The ancient Greeks and Romans built artificial pools for athletic training in the palaestras, for nautical games and for military exercises. Roman emperors had private swimming pools in which fish were also kept, hence one of the Latin words for a pool, piscina. The first heated swimming pool was built by Gaius Maecenas of Rome in the first century BC. Gaius Maecenas was a rich Roman lord and considered one of the first patrons of arts.
One of the largest swimming pools ever built was reputedly in Moscow after the Palace of Soviets remained uncompleted. The foundations were converted into the Moskva Pool open air swimming pool after the process of de-Stalinisation.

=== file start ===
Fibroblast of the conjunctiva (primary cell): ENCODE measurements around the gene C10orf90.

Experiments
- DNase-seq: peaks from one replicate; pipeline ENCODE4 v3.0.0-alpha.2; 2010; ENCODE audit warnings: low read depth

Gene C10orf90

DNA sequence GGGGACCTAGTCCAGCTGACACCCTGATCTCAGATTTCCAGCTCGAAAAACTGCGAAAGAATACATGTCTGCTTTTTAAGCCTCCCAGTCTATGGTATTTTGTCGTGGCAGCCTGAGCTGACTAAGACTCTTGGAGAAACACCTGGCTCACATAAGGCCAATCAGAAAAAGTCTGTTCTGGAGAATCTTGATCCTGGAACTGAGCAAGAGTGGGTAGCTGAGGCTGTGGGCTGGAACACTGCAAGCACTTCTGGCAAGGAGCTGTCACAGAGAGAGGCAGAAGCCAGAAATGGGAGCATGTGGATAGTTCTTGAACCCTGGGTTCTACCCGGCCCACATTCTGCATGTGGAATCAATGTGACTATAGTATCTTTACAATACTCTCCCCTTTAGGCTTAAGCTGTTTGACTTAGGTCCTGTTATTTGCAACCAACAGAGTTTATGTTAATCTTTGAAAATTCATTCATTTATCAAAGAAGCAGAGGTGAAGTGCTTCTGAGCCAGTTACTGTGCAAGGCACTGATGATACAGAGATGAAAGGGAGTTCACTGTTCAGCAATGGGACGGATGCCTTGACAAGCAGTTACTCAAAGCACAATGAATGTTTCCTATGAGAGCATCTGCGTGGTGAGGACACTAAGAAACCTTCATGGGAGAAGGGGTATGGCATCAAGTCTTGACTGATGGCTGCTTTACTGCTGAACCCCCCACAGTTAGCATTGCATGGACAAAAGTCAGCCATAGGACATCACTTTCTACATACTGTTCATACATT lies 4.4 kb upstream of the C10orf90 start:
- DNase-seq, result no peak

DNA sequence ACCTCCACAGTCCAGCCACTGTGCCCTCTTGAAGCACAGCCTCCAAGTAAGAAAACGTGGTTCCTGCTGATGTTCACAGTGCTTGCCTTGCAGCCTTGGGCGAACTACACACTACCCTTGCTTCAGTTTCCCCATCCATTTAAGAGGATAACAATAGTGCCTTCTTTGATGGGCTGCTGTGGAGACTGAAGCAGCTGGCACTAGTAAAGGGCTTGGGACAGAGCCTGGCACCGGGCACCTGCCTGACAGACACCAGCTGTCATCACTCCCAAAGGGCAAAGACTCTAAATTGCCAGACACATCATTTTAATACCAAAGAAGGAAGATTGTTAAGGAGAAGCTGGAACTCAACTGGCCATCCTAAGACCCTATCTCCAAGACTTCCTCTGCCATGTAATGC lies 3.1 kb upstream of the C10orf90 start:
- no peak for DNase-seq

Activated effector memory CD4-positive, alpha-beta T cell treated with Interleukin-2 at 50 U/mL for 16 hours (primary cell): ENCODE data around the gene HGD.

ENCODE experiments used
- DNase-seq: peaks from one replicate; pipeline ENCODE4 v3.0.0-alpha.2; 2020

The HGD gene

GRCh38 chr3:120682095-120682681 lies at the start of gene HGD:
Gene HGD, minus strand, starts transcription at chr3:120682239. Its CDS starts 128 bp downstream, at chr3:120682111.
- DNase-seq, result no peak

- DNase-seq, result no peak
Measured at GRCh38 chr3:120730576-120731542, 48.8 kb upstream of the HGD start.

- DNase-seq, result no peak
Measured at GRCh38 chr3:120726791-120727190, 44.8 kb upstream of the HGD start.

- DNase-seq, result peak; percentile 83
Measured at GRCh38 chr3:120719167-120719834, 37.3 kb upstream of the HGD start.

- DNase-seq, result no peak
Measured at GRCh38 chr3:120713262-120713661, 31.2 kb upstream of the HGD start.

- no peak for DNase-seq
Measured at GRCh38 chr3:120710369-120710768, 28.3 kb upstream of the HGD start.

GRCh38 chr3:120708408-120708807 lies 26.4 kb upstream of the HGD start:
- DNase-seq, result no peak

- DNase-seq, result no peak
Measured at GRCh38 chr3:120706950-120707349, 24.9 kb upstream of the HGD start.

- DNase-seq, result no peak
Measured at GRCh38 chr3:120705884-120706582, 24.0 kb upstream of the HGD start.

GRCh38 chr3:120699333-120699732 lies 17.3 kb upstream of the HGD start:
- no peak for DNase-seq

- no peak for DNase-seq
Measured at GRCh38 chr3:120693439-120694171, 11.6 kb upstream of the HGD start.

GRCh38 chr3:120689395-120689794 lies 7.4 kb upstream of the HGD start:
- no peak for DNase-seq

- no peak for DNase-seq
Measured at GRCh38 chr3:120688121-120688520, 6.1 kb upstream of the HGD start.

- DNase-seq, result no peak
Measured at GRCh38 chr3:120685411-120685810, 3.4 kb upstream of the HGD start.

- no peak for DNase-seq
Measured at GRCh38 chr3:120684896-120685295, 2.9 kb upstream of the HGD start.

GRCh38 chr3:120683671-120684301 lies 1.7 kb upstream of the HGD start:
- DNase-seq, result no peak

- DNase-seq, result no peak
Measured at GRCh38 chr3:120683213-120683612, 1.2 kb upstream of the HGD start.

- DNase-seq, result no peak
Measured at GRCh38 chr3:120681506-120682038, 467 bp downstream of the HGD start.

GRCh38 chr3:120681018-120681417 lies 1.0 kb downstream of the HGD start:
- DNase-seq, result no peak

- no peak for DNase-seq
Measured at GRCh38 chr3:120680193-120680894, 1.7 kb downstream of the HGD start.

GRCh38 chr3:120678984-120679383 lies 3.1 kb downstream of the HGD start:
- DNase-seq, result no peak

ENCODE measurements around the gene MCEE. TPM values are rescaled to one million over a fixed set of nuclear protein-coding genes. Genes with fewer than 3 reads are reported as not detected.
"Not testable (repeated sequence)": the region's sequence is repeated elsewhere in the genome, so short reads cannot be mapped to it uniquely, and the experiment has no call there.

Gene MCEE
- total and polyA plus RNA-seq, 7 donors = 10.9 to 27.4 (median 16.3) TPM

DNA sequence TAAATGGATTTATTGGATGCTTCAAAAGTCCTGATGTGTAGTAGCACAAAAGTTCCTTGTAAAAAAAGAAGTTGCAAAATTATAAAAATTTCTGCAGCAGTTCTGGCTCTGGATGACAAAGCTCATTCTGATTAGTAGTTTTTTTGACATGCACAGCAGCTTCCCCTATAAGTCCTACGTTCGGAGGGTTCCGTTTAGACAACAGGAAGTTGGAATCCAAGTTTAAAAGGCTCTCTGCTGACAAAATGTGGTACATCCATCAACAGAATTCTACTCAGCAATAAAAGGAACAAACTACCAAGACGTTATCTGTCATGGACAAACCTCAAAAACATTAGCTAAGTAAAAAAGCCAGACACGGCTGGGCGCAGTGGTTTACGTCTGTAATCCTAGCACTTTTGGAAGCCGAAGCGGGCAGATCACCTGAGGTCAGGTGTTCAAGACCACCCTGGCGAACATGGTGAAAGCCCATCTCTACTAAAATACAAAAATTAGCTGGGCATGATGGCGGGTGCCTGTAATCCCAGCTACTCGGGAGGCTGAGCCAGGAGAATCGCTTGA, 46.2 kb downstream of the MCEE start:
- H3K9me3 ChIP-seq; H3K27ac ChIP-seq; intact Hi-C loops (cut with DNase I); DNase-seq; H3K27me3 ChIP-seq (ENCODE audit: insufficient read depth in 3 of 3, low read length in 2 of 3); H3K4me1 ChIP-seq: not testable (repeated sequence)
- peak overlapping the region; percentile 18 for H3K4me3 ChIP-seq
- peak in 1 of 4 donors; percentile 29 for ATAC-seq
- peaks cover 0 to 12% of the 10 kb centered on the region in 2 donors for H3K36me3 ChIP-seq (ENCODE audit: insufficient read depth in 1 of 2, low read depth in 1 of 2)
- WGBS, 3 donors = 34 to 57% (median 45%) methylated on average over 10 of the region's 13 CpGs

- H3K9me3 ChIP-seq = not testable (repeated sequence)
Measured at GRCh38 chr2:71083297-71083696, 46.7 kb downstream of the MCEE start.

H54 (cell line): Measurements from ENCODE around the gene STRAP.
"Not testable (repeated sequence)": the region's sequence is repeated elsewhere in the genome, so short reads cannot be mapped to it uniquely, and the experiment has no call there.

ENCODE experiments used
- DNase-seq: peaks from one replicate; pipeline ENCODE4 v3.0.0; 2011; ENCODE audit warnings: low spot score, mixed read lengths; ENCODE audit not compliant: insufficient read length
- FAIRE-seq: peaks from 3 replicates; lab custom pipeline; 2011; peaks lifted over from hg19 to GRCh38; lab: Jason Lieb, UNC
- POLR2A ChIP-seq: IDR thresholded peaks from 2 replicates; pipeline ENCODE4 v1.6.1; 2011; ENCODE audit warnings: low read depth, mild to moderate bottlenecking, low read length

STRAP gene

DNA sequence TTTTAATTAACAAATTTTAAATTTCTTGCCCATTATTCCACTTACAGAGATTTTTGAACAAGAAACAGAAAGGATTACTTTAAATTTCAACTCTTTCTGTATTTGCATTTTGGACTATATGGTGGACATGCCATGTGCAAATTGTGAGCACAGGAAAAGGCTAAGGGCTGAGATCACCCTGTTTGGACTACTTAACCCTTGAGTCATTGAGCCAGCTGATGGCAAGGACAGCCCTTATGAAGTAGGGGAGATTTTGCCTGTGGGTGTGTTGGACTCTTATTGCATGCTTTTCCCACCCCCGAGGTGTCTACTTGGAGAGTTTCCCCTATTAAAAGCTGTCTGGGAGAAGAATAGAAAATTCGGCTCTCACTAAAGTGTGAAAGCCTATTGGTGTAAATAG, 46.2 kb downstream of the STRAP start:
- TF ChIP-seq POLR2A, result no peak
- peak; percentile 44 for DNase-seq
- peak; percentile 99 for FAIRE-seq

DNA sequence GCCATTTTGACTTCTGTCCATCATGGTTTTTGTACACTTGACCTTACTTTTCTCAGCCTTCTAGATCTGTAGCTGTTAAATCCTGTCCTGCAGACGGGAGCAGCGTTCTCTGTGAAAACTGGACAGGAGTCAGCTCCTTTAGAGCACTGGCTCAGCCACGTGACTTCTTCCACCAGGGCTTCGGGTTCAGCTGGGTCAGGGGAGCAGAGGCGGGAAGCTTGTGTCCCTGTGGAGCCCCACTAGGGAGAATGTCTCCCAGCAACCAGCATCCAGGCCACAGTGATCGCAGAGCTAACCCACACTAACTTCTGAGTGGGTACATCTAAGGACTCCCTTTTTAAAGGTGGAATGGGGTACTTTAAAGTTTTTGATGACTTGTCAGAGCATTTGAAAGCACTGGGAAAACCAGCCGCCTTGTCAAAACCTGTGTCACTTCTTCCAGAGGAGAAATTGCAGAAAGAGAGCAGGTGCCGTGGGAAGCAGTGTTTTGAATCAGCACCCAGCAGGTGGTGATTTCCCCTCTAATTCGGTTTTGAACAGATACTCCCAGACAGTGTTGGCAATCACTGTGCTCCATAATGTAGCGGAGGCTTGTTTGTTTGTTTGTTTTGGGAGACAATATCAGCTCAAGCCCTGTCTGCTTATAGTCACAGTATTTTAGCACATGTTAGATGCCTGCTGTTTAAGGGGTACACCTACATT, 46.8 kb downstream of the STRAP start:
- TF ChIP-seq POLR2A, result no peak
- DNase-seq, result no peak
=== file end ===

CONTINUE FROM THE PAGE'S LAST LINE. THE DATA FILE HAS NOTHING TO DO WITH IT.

Most pools in the world are measured in metres, but in the United States pools are often measured in feet and yards. In the United Kingdom most pools are in metres, but older pools measured in yards still exist. In the US, pools tend to either be 25 yards (SCY-short course yards), 25 metres (SCM-short course metres) or 50 metres (long course). US high schools and the NCAA conduct short course (25 yards) competition. There also exist many pools 33⅓ m long, so that 3 lengths = 100 m. This pool dimension is commonly used to accommodate water polo.
The depth of a swimming pool depends on the purpose of the pool, and whether it is open to the public or strictly for private use. If it is a private casual, relaxing pool, it may go from 1.0 to 2.0 m (3.3 to 6.6 ft) deep. If it is a public pool designed for diving, it may slope from 3.0 to 5.5 m (9.8 to 18.0 ft) in the deep end. A children's play pool may be from 0.3 to 1.2 m (1 to 4 ft) deep.
Most public pools have differing depths to accommodate different swimmer requirements. In many jurisdictions, it is a requirement to show the water depth with clearly marked depths afresponsive to the pool walls.